In short, the decision reads, despite the fact that FMRA bars any promulgation of new rules or regulations for model aircraft, the 2015 registration rule is, in the FAA's own words, a "rule or regulation regarding a model aircraft".
"AUVSI is disappointed with the decision today by the U.S. Court of Appeals to reject the FAA's rule for registering recreational unmanned aircraft systems". Failure to do so could result in fines of up to $27,500, as well as potential criminal penalties of up to three years in prison, and additional fines of up to $250,000.
While he filed the case himself, Taylor said he had the assistance of several attorneys who specialize in aviation law.
In its decision handed down today (see opinion) the Court of Appeals for the District of Columbia was pretty direct. "We are in the process of considering our options and response to the decision", it said.More news: Trump approval at lowest level since inauguration
The FAA responded to the ruling, saying it is "carefully" reviewing the decision.
In March, the FAA head Michael Huerta said that one of the next set of problems it plans to tackle for drone regulations will be to craft a way for unmanned aircraft to be remotely identified, which will help law enforcement know who is flying a drone, even if the pilot isn't visible.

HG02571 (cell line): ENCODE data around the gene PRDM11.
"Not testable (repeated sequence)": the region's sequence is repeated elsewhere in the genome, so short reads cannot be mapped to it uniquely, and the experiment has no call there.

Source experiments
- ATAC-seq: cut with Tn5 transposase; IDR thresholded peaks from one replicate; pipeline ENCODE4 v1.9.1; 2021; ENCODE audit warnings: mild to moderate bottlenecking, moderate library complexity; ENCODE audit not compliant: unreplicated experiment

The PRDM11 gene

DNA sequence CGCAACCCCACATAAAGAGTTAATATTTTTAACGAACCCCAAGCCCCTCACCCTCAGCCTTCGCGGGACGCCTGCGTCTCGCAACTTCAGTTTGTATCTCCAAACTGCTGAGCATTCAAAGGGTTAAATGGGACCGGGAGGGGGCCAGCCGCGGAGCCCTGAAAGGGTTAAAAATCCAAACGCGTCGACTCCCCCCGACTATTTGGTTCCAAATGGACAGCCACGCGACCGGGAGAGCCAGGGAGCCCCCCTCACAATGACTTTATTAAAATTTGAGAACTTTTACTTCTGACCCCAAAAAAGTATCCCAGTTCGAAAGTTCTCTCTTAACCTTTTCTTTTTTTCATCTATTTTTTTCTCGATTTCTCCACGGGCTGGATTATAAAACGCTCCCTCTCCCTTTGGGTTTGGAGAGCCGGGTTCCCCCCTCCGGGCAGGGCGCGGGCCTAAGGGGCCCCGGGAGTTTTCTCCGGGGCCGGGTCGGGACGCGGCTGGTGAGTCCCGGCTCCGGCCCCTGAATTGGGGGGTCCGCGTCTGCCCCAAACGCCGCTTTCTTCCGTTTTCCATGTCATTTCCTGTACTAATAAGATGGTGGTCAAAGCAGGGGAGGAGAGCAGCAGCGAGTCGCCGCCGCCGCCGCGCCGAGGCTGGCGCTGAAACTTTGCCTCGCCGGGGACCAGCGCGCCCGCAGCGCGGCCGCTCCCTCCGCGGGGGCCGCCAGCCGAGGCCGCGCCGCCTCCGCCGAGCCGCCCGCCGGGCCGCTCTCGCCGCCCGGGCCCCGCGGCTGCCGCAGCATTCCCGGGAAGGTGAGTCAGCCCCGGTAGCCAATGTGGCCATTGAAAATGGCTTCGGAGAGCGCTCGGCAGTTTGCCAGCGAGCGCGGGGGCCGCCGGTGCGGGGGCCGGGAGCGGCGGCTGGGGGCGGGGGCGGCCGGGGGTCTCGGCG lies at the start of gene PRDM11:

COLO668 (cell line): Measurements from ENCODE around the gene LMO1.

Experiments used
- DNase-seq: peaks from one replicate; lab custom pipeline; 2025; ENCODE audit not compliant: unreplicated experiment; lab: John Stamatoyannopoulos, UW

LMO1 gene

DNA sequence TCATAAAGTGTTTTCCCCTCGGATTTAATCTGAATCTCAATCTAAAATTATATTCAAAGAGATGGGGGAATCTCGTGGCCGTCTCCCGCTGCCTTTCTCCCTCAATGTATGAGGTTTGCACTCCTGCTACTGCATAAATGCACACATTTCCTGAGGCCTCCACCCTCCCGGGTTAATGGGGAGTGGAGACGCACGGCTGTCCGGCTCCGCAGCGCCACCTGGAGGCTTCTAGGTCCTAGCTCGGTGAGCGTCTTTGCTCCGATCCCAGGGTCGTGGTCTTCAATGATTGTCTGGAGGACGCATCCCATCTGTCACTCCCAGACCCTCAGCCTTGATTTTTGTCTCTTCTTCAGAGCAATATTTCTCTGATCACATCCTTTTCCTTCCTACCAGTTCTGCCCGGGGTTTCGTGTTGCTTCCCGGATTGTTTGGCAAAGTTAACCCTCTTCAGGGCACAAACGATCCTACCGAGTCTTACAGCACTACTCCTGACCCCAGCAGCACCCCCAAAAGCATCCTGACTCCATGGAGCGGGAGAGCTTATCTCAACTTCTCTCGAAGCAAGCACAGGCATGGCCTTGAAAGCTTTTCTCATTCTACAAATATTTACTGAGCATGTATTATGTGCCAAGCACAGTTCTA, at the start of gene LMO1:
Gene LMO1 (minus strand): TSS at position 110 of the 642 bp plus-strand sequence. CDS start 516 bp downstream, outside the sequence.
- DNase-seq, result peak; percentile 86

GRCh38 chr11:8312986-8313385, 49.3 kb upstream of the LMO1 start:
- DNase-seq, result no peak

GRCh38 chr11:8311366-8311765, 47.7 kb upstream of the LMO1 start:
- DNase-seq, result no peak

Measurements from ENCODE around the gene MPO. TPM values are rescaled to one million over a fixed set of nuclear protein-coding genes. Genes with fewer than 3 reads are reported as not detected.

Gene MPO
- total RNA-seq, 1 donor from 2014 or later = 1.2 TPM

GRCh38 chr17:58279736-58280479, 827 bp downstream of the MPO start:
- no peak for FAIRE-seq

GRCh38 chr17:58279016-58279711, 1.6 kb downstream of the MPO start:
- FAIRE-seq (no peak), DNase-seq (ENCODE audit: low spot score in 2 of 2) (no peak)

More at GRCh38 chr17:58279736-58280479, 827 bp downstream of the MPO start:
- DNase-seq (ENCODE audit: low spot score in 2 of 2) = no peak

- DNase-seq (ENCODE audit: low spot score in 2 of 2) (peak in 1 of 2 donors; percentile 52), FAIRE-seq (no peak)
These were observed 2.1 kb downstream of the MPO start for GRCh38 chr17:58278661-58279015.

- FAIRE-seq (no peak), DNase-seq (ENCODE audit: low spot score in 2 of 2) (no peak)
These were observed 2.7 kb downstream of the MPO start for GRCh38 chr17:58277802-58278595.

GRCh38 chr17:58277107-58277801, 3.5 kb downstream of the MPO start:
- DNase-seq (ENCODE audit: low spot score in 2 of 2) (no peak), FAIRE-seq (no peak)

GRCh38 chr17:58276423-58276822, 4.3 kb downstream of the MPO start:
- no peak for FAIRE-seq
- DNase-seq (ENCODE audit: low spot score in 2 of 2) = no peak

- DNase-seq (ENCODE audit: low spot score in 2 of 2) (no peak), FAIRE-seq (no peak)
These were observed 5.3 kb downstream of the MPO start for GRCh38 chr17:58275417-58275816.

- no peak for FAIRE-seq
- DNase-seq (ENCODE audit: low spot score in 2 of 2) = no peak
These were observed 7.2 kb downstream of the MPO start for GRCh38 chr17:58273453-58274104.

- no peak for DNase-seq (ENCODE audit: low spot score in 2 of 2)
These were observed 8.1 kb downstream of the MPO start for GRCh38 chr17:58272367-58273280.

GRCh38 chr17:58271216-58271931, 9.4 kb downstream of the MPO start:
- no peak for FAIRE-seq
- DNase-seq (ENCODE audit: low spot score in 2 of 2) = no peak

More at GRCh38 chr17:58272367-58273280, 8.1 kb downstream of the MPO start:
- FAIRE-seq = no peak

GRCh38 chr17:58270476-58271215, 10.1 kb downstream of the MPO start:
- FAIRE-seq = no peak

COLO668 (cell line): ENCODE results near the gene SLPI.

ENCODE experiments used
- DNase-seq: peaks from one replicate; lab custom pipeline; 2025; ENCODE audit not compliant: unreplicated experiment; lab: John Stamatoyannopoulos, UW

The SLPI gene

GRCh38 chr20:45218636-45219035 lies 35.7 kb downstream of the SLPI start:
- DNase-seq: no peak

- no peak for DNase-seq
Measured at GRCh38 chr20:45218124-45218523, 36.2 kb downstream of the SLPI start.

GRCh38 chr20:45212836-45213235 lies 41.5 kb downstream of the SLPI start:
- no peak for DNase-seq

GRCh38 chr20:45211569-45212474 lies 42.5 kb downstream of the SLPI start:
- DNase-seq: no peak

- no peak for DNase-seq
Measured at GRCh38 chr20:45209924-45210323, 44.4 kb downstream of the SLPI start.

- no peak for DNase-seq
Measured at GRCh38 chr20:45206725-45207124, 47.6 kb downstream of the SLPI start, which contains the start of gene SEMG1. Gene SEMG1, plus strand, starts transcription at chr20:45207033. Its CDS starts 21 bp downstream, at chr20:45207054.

Kavanaugh turned aside the FAA's assertion that it was authorized by existing rules to register drones, essentially finding no distinction between a drone and Boeing 737 aircraft.
The world's largest drone manufacturer, China-based SZ DJI Technology Co.
The Federal Aviation Administration had adopted the rule in 2015, no small, unmanned drones could take to the sky before their owners paid a $5 registration fee with disclosure of their names and any mailing and email addresses.More news: Sweden drops prosecution against WikiLeaks founder Julian Assange
The drone registration debate is separate from the debate over FAA regulations governing commercial drone operations, such as the delivery systems being planned by Amazon and other companies.
Ahead of Friday's ruling, the FAA told the appeals court that "it would threaten the safety of the national airspace system" if the court nullified the registration requirement. "The Registration Rule is unlawful as applied to model aircraft".
In March, Huerta gave a speech where he said that America is considered "the gold standard in aviation, " due to the safety regulations put in place by the FAA.
Taylor also challenged FAA restrictions on where drones can operate in the Washington area.
The FAA issued its first batch of rules for small commercial drones a year ago, and further regulatory actions are expected to address such scenarios as flights over the uninvolved public and flights beyond an operator's line of sight.More news: Report Claims 10.5-inch iPad Pro Production Is Ramping Up For June
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